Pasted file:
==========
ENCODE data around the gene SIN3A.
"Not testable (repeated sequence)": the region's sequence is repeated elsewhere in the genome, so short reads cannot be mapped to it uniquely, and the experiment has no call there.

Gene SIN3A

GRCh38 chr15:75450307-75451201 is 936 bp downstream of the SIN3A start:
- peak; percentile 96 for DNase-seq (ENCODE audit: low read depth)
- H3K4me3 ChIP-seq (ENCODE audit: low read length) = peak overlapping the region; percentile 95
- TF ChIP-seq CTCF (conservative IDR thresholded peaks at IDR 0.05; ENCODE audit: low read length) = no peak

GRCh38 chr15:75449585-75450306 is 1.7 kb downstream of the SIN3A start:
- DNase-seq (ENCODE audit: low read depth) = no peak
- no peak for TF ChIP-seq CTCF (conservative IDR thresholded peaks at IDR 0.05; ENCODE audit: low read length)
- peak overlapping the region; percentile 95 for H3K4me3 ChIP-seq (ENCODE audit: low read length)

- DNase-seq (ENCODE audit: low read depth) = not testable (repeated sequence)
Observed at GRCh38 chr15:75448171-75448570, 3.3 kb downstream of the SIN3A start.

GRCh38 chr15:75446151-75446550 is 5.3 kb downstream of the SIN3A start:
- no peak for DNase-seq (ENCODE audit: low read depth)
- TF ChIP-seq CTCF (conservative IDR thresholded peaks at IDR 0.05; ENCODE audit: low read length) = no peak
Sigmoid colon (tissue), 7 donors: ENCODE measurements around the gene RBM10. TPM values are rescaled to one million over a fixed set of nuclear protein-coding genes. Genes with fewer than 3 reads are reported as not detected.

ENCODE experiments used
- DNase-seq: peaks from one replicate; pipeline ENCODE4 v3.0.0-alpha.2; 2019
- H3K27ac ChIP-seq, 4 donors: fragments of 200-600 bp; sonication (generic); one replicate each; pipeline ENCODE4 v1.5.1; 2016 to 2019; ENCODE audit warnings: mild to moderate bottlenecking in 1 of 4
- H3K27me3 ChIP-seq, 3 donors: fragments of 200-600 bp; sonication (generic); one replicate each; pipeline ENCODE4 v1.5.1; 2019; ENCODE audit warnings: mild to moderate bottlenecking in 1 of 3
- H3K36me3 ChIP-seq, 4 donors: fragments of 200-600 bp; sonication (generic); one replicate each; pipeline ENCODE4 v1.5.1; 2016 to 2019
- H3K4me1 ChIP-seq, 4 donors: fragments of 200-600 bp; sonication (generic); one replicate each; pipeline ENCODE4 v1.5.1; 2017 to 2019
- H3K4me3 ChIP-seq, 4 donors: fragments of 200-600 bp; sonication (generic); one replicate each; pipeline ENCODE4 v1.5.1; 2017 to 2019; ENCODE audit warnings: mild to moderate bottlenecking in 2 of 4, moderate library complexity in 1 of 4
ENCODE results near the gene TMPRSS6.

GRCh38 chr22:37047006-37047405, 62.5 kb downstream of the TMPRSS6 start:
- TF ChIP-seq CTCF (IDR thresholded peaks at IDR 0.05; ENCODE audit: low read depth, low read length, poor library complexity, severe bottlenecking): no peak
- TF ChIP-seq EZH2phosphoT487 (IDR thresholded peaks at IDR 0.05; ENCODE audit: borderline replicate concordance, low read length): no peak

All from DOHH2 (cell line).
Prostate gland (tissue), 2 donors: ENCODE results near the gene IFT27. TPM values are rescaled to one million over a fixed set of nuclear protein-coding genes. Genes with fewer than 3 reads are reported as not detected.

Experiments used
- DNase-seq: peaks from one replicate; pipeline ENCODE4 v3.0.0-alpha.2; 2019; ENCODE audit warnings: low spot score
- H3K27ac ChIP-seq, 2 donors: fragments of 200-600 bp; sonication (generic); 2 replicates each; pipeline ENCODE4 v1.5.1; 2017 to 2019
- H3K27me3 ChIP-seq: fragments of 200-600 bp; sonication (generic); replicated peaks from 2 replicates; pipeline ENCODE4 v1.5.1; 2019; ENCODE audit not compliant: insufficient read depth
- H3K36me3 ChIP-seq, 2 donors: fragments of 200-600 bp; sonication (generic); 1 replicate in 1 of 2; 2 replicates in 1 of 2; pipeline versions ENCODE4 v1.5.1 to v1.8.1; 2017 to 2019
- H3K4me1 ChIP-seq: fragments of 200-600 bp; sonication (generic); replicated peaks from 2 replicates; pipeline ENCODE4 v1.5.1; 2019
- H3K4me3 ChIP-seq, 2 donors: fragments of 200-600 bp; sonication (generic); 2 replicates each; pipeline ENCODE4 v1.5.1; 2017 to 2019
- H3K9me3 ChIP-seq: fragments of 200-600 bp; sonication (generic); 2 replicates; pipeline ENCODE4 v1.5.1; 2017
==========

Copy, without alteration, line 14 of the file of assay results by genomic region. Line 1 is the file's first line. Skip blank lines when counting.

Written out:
GRCh38 chr15:75446151-75446550 is 5.3 kb downstream of the SIN3A start: